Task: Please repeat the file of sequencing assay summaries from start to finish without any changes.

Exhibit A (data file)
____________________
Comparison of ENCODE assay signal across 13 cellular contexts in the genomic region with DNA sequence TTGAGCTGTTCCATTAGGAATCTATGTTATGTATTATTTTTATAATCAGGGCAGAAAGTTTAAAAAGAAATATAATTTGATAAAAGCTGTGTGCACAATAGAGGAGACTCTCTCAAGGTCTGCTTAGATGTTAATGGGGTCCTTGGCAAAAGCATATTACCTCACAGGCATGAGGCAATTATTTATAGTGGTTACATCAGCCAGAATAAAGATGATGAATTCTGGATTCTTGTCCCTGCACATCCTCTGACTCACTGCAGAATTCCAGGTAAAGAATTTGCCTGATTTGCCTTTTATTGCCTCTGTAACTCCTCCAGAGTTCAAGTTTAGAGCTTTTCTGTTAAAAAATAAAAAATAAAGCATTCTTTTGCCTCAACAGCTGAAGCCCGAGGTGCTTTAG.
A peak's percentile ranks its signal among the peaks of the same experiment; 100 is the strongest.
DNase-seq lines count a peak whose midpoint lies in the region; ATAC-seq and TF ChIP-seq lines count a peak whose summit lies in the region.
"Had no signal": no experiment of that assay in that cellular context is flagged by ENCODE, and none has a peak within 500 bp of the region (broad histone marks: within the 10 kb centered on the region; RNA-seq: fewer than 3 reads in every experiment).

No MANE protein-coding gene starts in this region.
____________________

Comparison of ENCODE assay signal across 13 cellular contexts in the genomic region with DNA sequence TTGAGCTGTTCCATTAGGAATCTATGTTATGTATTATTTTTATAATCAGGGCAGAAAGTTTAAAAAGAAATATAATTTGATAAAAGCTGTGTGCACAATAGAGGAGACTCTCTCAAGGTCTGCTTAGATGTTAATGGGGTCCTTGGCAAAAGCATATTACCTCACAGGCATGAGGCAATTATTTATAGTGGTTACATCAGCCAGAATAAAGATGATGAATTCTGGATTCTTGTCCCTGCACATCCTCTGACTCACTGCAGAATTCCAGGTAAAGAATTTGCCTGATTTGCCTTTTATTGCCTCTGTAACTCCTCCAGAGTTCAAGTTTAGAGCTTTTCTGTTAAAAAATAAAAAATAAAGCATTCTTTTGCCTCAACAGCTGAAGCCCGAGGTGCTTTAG.
A peak's percentile ranks its signal among the peaks of the same experiment; 100 is the strongest.
DNase-seq lines count a peak whose midpoint lies in the region; ATAC-seq and TF ChIP-seq lines count a peak whose summit lies in the region.
"Had no signal": no experiment of that assay in that cellular context is flagged by ENCODE, and none has a peak within 500 bp of the region (broad histone marks: within the 10 kb centered on the region; RNA-seq: fewer than 3 reads in every experiment).

No MANE protein-coding gene starts in this region.